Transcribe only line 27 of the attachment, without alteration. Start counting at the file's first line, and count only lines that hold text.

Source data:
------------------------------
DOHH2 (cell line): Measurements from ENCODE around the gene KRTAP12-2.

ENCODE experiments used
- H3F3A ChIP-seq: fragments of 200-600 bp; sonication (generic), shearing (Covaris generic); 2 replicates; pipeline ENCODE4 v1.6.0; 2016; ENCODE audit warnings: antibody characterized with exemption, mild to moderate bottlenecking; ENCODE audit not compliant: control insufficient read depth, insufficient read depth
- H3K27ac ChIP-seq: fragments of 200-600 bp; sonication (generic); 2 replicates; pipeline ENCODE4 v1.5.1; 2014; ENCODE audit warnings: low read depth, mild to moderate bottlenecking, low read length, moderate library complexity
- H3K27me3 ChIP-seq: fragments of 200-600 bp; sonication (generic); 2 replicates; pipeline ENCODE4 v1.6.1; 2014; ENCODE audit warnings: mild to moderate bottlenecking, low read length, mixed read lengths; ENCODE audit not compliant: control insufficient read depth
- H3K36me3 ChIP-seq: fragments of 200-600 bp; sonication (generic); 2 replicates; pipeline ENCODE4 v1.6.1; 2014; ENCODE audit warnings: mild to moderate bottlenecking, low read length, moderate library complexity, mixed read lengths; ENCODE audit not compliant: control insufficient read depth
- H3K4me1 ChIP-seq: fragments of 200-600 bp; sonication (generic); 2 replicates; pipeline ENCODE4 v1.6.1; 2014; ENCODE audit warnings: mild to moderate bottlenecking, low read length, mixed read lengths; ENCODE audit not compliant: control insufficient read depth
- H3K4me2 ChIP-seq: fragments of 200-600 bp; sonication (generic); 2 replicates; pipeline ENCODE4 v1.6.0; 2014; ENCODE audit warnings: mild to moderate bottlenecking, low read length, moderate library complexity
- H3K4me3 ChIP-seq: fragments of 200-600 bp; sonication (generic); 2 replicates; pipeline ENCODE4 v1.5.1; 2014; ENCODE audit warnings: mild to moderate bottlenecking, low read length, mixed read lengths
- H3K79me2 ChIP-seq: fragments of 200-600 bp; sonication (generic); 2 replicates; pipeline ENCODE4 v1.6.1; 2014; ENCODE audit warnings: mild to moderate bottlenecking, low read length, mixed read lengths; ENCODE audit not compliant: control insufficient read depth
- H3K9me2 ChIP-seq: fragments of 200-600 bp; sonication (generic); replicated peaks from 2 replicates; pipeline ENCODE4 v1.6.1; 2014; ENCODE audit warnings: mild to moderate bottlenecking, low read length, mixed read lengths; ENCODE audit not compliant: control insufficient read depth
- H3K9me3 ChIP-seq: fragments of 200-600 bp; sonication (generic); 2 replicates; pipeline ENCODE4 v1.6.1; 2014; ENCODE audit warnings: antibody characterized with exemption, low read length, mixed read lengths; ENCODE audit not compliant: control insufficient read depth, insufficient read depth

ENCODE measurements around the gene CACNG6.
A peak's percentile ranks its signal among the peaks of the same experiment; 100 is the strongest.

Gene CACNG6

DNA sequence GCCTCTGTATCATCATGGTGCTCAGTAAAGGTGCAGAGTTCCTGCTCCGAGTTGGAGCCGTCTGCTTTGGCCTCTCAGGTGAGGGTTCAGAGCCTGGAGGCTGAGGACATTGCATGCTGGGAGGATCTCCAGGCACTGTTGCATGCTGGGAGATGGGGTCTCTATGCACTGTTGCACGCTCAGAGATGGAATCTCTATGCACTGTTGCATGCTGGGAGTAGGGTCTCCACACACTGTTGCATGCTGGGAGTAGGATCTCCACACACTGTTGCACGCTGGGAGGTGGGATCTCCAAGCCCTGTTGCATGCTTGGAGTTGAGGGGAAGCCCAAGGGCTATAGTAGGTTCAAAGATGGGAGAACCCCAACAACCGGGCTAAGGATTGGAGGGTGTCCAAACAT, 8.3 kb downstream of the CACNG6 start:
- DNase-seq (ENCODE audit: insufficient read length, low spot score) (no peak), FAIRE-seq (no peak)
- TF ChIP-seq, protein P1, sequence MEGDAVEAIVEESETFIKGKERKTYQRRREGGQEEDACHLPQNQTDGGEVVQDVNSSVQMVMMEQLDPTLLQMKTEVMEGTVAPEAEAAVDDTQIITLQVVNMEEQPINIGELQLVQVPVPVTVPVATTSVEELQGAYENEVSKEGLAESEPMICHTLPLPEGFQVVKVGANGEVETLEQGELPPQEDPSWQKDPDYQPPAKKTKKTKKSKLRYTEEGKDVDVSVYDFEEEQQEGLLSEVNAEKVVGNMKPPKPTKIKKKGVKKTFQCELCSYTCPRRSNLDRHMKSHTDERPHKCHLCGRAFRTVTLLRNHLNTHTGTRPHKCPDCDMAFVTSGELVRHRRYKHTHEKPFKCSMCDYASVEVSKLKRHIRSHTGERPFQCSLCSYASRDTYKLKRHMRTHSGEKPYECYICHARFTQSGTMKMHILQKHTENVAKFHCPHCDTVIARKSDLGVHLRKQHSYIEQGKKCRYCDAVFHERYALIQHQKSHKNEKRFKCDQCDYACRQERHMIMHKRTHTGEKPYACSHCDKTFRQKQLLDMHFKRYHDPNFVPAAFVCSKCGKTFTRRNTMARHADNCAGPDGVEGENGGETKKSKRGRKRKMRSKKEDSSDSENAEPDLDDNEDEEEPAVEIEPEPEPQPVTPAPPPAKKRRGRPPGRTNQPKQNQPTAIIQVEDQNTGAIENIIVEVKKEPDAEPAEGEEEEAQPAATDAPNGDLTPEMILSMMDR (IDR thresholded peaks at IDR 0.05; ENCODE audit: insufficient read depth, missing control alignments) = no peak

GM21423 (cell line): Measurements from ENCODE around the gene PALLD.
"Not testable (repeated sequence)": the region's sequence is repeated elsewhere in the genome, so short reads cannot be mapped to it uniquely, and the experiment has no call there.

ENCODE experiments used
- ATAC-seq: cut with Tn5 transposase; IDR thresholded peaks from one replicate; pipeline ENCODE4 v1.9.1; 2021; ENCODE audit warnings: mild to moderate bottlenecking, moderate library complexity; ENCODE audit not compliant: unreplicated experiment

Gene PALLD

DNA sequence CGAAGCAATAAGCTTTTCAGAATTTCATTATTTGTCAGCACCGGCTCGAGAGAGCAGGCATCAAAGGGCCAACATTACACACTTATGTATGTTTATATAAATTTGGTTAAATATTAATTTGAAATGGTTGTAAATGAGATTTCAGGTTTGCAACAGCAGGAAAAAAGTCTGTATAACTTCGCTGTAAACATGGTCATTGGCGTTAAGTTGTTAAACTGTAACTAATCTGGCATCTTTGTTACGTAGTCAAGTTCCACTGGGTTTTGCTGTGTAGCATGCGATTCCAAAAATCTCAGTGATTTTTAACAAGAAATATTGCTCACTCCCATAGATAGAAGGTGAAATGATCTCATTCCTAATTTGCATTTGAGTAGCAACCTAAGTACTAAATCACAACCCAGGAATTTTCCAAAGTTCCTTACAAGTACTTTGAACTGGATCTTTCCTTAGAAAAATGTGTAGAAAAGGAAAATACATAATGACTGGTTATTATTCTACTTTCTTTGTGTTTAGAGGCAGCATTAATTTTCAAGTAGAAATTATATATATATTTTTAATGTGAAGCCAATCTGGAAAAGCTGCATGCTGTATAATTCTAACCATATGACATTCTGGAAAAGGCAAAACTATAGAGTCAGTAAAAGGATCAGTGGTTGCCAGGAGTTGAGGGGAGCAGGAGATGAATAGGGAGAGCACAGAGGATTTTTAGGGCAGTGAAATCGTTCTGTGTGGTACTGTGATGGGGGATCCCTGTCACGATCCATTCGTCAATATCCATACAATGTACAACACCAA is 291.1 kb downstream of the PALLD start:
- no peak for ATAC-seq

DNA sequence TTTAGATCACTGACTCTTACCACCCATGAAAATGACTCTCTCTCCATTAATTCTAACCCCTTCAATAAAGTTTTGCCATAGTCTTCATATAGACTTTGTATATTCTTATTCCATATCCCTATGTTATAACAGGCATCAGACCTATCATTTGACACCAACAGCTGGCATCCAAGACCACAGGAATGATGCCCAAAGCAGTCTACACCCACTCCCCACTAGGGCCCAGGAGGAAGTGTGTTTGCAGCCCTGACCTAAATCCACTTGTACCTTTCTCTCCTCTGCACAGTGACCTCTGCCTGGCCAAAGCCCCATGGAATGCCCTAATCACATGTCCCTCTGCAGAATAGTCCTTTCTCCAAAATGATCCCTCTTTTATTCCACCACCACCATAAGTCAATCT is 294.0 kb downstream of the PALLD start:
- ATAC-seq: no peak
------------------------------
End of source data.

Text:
- ATAC-seq: no peak